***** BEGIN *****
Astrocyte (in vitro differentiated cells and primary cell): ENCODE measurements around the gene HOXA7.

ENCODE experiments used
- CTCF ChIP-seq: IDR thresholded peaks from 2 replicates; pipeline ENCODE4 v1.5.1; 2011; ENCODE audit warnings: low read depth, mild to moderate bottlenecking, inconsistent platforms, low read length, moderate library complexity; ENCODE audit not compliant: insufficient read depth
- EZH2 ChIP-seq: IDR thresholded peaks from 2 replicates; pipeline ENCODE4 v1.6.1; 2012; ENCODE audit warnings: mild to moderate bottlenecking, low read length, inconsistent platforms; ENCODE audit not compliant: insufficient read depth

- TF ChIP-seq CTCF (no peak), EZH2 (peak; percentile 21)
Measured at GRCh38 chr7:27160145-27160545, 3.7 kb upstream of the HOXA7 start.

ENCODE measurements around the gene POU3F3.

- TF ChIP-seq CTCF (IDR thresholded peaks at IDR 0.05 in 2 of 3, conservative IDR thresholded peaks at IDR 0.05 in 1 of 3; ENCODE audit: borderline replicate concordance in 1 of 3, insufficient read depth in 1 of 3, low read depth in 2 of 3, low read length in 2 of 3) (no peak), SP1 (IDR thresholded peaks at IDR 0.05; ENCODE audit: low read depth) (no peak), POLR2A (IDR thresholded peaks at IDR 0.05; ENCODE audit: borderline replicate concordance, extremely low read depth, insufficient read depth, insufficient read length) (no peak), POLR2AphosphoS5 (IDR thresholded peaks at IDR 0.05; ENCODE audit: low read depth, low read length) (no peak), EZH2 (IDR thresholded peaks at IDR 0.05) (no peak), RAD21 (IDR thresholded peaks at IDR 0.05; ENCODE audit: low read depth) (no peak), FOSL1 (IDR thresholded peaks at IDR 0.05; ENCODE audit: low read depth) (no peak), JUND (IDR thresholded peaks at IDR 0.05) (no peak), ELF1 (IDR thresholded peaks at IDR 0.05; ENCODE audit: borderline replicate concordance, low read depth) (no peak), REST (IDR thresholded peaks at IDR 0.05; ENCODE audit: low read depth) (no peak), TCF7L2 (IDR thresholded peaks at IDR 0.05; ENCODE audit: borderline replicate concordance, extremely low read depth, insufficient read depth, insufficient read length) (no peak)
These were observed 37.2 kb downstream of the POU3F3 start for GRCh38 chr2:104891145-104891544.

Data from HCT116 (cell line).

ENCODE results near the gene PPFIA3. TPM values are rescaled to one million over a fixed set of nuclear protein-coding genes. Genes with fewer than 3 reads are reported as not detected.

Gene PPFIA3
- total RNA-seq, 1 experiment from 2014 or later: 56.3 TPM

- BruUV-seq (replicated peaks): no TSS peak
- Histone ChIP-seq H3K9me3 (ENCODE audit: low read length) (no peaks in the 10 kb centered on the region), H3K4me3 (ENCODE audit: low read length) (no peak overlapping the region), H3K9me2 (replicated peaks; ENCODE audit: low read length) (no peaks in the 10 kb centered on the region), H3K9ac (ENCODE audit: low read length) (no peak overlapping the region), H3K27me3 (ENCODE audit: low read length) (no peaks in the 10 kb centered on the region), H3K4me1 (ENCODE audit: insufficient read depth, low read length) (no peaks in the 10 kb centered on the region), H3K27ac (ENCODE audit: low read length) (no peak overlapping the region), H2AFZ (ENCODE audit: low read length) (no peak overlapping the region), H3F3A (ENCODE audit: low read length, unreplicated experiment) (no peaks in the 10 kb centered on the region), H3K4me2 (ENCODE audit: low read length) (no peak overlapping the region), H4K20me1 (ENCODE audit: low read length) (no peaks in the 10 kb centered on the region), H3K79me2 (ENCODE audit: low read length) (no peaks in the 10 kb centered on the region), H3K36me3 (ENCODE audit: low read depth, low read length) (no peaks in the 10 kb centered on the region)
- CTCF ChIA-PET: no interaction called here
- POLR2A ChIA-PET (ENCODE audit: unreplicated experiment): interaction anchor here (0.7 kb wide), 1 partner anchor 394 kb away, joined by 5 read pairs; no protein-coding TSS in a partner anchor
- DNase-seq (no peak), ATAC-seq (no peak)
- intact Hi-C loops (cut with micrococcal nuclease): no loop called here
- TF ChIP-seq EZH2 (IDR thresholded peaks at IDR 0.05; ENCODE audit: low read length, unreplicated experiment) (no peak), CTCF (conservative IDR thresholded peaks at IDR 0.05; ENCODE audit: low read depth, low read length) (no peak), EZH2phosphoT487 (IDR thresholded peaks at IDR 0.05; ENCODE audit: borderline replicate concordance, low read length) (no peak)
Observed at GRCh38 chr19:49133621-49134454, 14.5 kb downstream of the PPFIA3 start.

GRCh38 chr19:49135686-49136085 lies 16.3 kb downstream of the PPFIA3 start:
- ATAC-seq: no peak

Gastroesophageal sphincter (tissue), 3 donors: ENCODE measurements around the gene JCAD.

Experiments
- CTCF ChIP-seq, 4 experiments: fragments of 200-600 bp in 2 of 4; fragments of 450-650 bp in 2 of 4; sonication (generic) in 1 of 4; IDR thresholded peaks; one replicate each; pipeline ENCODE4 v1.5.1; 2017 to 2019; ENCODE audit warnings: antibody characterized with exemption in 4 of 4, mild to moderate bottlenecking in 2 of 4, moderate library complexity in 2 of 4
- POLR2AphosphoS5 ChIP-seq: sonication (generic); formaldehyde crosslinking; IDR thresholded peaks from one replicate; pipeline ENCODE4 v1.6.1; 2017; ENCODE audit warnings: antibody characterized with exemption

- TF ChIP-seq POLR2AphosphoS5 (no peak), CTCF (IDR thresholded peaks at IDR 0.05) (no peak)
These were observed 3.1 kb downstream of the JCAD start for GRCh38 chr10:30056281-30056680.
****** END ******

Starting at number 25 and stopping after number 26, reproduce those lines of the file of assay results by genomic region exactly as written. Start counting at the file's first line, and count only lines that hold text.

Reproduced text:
Experiments
- CTCF ChIP-seq, 4 experiments: fragments of 200-600 bp in 2 of 4; fragments of 450-650 bp in 2 of 4; sonication (generic) in 1 of 4; IDR thresholded peaks; one replicate each; pipeline ENCODE4 v1.5.1; 2017 to 2019; ENCODE audit warnings: antibody characterized with exemption in 4 of 4, mild to moderate bottlenecking in 2 of 4, moderate library complexity in 2 of 4